Legislation Raises Serious Vehicle Privacy, Security and Safety Issues for Consumers   


Members of Congress are Urged to Oppose H.R. 906 



Advocates for “right to repair” legislation claim that independent automotive repair shops do not have access to the parts or data necessary to repair vehicles. However, this concern was rectified by a 2014 Memorandum of Understanding, signed by “right to repair” proponents and auto manufacturers, and reaffirmed by a 2023 Industry Commitment. Today the information independent shops need to repair vehicles is readily available from every auto and truck manufacturer. H.R. 906 has little to do with repairing a vehicle; instead, the bill compels auto and heavy-duty truck manufacturers to provide any “aftermarket parts manufacturer” the information necessary “to produce or offer compatible aftermarket parts,” i.e., parts not made by the auto or truck manufacturer. This legislation would also give any third-party remote, bidirectional access to consumer data from vehicles, which raises significant privacy, cybersecurity, and automotive safety concerns. This bill regulates only vehicles and does not apply to other products, such as farm equipment or mobile phones. Members of Congress should oppose H.R. 906 since it raises serious vehicle privacy, security and safety issues for consumers.     



H.R. 906 would require vehicle manufacturers to provide any third-party remote, bidirectional access to vehicle-generated data “without restrictions or limitations.” This overbroad requirement, which covers all the vehicle’s data, unrelated to the servicing of the vehicle and creates serious privacy and safety concerns. Automakers and independent repairers already have a longstanding formal mechanism through the National Automotive Service Task Force to ensure service information, tool information and training data is made available from every truck and auto manufacturer. This information is also available through several private companies.


The National Highway Traffic Safety Administration has noted the “significant safety concerns” open access to vehicle telematics would raise, stating, “Open access to vehicle manufacturers’ telematics offerings with the ability to remotely send commands allows for manipulation of systems on a vehicle, including safety-critical functions such as steering, acceleration, or braking…A malicious actor here or abroad could utilize such open access to remotely command vehicles to operate dangerously, including attacking multiple vehicles concurrently.” NADA re-emphasized NHTSA’s vehicle safety concerns in a letter to the House Energy and Commerce Committee.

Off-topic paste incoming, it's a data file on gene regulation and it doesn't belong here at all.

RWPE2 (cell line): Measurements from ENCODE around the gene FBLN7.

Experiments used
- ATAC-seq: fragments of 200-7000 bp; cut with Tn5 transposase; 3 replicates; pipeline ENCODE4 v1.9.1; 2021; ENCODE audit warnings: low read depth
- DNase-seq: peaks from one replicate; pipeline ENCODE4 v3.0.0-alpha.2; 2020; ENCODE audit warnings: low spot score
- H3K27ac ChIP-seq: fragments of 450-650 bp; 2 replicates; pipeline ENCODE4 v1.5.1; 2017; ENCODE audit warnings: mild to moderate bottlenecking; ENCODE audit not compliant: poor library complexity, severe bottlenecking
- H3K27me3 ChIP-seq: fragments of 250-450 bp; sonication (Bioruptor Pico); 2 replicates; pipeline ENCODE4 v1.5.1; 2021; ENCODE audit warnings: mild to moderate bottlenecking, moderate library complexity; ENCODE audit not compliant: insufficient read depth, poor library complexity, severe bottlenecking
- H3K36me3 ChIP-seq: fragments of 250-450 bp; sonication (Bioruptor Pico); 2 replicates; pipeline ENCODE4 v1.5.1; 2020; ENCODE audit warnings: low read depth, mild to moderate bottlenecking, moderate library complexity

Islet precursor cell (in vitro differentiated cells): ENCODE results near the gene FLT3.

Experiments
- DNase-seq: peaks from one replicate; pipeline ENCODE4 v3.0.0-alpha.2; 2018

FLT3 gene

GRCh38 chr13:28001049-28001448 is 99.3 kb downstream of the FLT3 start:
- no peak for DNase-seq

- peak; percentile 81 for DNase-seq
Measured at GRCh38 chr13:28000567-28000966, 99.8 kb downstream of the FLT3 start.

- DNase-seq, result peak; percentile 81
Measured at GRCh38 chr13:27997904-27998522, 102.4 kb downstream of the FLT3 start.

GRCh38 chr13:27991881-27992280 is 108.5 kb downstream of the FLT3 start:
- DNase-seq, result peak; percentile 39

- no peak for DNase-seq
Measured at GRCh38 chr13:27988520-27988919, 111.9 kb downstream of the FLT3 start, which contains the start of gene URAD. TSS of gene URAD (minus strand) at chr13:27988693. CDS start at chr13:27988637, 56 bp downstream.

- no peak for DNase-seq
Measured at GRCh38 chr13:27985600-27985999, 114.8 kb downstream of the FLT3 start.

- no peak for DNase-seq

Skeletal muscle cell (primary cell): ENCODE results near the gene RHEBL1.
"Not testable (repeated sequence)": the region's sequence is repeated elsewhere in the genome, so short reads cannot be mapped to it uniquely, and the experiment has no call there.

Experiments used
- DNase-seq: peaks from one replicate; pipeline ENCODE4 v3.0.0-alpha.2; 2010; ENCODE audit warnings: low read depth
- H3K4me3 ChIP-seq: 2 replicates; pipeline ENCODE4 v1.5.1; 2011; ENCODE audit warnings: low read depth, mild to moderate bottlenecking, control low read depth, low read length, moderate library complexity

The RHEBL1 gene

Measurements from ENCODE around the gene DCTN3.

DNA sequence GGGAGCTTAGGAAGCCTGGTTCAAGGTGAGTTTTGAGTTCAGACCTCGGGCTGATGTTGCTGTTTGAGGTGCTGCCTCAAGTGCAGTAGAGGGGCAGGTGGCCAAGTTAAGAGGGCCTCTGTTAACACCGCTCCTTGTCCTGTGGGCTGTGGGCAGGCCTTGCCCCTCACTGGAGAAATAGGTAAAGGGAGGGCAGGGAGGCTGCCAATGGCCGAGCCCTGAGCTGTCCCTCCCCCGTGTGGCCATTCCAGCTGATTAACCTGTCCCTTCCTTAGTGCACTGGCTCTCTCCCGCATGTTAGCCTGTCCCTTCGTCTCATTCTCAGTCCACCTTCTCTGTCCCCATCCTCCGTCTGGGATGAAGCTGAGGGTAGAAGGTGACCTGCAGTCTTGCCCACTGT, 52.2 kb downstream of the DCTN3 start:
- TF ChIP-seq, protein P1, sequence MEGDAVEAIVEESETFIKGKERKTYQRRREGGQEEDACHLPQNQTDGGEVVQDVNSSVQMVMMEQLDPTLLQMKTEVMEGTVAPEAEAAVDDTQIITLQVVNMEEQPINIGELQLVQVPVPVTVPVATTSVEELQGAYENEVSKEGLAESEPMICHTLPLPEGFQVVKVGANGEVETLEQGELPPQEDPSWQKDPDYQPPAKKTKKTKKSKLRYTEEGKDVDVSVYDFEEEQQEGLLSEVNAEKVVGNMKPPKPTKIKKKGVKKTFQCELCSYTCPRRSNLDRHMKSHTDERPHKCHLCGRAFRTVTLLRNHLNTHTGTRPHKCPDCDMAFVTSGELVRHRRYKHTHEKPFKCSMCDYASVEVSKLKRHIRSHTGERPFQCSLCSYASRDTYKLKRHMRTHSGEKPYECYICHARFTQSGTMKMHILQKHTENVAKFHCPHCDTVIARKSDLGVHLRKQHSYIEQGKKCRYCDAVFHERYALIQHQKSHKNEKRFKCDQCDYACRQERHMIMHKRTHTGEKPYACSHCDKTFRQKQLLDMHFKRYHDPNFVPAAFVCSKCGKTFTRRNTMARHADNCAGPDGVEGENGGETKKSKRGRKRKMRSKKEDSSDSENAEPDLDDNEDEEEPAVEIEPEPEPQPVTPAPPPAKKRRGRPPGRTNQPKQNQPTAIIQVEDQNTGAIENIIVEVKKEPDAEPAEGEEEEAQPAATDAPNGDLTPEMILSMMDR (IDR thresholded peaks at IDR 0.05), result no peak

In this vein, the Department of Commerce recently issued an advanced notice of proposed rulemaking to consider potential vehicle technology vulnerabilities and to address national security risks posed by connected vehicles, specifically Chinese- manufactured technology.    


  • This legislation undermines intellectual property rights. H.R. 906 unfairly promotes the interests of aftermarket companies by compelling auto and truck manufacturers to provide any “aftermarkets parts manufacturer” the information necessary “to produce or offer compatible aftermarket parts.” This giveaway of proprietary information would allow aftermarket parts manufacturers to gain access to automakers' proprietary information which could then be used to facilitate the reverse engineering of genuine, original auto and trucks parts, including safety-critical parts.       
  • A recent Government Accountability Office report found that of the eight automakers GAO interviewed, all confirmed that “they provide to independent repair shops, on fair and reasonable conditions, equal access to the information, data, and tools needed for repairs, and will continue to do so.” Independent repair shops currently perform more than 70% of all non-warranty repairs, and according to the Auto Care Association, their total revenue grew 43% from 2014-2022. 
  • H.R. 906 creates new privacy, vehicle security and safety risks. The bill would force manufacturers to release information that could create serious privacy, data security and vehicle safety risks. For example, the bill mandates that vehicle manufacturers provide all “vehicle-generated” data unconditionally, which may include sensitive private information, to any person the vehicle owner has designated.  
Despite numerous concerns over this legislation articulated on a bipartisan basis by members of the House Subcommittee on Innovation, Data and Commerce, that subcommittee reported out H.R. 906 by voice vote on Nov. 2. NADA and other industry stakeholders submitted a coalition letter opposing this fundamentally flawed legislation. Members of Congress are urged not to cosponsor or vote for H.R. 906.